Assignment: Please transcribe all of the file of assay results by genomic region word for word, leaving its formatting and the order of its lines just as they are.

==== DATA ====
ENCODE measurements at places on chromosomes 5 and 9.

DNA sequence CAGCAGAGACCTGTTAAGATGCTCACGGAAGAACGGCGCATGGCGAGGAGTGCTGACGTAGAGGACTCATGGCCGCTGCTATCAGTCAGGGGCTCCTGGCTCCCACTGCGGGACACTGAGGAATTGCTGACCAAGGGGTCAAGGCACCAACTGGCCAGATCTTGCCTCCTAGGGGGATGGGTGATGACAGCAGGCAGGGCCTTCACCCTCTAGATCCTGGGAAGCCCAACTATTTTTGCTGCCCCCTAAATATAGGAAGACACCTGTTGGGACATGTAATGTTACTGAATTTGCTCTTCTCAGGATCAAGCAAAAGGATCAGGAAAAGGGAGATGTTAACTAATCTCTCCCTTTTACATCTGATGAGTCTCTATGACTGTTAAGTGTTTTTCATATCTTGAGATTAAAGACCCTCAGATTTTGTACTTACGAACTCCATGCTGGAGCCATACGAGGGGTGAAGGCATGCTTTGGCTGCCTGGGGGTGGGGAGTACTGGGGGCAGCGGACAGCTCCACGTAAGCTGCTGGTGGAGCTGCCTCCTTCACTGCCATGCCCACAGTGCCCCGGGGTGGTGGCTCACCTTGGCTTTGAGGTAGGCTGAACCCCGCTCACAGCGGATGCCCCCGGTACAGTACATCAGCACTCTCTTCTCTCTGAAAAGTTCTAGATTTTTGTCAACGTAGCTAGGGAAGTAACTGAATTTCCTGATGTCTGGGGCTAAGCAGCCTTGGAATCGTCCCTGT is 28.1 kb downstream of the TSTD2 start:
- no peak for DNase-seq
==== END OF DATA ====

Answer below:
ENCODE measurements at places on chromosomes 5 and 9.

DNA sequence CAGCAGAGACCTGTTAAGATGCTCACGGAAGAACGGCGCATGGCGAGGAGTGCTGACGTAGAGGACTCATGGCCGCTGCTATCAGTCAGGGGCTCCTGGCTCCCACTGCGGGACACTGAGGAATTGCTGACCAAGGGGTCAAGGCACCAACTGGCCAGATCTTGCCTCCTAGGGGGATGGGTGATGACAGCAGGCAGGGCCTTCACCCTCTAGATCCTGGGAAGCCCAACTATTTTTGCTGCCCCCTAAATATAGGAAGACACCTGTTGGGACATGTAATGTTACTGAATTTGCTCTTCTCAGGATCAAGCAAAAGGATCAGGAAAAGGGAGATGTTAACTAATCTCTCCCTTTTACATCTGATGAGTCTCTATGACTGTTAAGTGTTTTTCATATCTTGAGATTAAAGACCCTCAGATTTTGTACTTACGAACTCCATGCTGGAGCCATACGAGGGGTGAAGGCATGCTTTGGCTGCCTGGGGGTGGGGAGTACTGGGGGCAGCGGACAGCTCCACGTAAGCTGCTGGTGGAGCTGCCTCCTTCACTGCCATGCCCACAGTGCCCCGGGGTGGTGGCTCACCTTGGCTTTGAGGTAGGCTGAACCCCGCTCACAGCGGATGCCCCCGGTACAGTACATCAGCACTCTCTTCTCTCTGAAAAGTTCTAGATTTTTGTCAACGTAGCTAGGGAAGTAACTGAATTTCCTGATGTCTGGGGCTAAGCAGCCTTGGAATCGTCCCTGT is 28.1 kb downstream of the TSTD2 start:
- no peak for DNase-seq